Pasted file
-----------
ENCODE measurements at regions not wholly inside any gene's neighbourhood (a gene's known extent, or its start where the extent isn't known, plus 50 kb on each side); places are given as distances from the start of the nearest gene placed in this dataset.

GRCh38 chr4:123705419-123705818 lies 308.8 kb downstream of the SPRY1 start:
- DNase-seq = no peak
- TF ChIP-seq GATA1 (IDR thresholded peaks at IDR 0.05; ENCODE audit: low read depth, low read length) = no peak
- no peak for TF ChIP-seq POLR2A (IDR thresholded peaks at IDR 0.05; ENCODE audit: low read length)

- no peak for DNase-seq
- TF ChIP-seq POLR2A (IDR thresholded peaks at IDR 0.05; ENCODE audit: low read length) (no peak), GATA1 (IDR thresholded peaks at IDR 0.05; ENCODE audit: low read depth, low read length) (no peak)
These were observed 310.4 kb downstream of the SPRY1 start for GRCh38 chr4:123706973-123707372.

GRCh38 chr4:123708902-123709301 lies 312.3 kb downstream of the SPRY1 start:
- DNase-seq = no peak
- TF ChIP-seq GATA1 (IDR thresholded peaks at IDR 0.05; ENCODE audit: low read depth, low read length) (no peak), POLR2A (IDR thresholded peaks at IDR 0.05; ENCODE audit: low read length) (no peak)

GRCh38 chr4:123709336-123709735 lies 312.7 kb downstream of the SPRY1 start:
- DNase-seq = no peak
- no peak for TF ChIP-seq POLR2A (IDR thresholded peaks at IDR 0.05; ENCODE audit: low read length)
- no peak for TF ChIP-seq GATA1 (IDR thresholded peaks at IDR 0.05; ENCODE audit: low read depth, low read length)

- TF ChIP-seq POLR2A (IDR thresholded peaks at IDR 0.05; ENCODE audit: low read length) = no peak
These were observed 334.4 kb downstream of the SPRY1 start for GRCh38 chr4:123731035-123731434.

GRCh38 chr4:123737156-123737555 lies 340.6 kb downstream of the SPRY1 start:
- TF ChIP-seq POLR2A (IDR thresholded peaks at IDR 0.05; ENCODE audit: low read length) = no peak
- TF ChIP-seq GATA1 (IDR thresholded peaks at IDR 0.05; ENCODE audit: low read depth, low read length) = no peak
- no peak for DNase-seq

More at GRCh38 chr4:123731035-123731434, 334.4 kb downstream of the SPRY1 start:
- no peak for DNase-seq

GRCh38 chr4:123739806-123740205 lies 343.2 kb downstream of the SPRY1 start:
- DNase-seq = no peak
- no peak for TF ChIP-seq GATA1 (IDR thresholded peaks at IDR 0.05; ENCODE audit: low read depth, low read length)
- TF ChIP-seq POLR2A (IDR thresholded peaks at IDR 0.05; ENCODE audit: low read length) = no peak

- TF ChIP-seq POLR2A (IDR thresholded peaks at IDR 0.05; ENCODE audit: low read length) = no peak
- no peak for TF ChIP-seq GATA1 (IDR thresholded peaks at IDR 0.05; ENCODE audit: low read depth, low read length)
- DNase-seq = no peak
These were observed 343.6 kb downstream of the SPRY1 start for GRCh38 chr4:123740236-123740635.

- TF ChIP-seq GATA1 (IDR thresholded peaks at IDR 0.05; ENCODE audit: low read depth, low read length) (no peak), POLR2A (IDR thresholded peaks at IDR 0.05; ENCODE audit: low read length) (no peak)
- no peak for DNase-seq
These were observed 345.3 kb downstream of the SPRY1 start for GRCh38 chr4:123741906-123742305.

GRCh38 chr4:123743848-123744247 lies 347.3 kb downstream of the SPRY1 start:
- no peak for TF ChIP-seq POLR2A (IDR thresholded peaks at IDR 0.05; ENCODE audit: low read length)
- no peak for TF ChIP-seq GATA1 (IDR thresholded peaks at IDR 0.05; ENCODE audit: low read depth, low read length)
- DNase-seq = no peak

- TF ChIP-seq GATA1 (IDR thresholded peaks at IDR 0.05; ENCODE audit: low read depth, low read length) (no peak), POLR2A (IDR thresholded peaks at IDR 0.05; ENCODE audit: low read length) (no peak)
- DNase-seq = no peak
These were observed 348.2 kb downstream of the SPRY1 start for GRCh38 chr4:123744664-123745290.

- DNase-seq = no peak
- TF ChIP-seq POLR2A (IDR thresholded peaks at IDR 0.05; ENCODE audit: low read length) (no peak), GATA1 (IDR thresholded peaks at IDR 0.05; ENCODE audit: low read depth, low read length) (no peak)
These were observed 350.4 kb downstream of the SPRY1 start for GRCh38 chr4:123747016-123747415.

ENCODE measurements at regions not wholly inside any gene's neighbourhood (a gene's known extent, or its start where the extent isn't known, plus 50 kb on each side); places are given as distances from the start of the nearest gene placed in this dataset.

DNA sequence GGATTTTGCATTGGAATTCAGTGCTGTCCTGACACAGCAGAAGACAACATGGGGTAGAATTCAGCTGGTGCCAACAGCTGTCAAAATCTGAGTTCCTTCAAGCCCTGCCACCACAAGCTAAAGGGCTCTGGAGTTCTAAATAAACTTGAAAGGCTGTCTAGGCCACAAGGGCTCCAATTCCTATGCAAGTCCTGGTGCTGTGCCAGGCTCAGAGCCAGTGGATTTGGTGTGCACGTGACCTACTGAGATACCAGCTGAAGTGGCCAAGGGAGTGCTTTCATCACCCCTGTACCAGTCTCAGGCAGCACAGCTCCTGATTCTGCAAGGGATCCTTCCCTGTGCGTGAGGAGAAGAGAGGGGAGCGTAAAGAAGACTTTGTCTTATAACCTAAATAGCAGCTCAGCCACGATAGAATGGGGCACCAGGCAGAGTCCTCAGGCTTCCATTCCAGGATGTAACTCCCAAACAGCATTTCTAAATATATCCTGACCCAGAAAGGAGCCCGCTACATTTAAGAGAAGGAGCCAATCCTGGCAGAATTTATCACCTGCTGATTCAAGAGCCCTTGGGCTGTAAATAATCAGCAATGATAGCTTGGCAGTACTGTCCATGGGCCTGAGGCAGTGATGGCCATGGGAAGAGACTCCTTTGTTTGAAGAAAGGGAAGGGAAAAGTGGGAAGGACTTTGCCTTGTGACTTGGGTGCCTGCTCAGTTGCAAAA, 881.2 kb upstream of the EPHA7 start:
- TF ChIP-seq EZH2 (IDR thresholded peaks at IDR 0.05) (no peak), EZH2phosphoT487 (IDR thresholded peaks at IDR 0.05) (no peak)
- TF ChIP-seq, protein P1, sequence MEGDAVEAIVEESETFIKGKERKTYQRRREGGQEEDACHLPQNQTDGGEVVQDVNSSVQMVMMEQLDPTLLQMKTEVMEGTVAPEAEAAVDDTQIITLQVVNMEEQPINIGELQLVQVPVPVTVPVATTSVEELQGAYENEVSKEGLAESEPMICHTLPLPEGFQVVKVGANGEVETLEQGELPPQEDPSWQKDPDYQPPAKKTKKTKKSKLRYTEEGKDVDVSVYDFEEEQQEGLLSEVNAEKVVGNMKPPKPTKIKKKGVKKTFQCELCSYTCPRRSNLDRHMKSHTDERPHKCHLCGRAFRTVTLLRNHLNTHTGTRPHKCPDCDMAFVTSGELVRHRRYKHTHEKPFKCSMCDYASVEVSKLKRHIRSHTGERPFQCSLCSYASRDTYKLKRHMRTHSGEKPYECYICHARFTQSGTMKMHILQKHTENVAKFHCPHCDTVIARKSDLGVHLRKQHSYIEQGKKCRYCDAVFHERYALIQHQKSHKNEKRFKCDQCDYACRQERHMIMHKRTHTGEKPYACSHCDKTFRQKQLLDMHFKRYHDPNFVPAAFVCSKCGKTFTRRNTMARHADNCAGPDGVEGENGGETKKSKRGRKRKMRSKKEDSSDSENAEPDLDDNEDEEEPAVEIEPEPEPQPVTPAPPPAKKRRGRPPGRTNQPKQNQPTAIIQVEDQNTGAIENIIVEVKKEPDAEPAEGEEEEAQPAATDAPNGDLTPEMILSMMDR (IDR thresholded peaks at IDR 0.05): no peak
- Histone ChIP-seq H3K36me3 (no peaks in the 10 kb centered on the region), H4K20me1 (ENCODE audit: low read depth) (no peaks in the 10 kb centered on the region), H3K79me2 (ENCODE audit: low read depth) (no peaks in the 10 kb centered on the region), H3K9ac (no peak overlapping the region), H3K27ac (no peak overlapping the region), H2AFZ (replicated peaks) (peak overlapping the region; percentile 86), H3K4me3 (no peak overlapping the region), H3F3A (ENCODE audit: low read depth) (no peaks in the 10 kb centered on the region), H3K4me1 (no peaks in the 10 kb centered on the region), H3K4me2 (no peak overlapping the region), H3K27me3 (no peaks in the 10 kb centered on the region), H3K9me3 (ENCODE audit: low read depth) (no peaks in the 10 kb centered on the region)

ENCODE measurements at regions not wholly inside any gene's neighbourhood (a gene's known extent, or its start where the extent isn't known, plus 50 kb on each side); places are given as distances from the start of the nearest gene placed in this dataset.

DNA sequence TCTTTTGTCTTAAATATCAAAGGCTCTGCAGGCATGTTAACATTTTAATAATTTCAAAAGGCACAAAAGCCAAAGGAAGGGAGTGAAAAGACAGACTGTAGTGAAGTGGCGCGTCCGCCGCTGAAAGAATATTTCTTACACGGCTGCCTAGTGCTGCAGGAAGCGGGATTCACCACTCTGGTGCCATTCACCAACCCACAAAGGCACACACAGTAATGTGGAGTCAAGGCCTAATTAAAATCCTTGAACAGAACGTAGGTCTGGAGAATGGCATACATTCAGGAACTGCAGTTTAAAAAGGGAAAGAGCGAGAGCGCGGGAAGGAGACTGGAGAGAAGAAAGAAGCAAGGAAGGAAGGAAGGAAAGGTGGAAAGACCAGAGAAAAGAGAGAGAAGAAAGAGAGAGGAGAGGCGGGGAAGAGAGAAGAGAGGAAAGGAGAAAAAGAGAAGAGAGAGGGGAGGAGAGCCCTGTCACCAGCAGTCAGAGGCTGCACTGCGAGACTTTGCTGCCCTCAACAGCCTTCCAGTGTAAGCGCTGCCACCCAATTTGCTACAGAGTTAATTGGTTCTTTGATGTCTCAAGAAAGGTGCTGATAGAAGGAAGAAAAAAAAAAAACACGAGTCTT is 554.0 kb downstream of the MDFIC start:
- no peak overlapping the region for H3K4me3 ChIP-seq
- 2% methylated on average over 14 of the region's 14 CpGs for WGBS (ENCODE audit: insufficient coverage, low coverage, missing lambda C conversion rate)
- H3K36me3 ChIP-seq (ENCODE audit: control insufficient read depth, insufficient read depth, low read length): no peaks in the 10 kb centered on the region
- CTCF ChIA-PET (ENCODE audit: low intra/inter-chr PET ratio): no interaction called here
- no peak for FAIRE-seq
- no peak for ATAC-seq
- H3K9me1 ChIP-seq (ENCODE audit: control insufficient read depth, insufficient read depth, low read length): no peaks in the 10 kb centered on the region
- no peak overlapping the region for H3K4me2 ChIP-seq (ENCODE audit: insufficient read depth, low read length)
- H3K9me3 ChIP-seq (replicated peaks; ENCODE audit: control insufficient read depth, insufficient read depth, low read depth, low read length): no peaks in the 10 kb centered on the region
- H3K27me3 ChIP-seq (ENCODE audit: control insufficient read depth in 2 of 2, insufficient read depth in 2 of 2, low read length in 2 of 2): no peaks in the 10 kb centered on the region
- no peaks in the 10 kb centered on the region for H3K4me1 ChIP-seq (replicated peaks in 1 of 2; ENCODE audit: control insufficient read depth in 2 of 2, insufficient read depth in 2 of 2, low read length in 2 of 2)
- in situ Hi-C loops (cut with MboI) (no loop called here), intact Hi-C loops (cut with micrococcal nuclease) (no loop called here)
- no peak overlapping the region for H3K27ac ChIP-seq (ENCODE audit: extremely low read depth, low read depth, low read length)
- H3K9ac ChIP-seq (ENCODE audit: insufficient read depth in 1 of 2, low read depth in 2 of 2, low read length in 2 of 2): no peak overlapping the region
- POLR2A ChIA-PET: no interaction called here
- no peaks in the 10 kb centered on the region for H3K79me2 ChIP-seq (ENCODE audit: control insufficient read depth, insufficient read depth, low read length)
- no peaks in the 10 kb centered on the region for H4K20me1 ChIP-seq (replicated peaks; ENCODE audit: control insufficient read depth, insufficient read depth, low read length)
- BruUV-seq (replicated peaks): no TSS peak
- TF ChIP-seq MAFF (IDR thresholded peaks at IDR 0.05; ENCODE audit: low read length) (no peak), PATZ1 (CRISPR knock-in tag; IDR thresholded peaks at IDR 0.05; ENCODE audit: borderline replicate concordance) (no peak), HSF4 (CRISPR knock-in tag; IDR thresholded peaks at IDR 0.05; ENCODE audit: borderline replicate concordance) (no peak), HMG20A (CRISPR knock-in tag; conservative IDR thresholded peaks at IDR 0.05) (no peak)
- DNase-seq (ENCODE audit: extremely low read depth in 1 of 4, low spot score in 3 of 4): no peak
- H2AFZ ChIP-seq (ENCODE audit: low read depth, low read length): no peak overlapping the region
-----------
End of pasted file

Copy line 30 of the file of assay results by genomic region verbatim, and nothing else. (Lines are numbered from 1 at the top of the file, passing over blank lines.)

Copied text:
- DNase-seq = no peak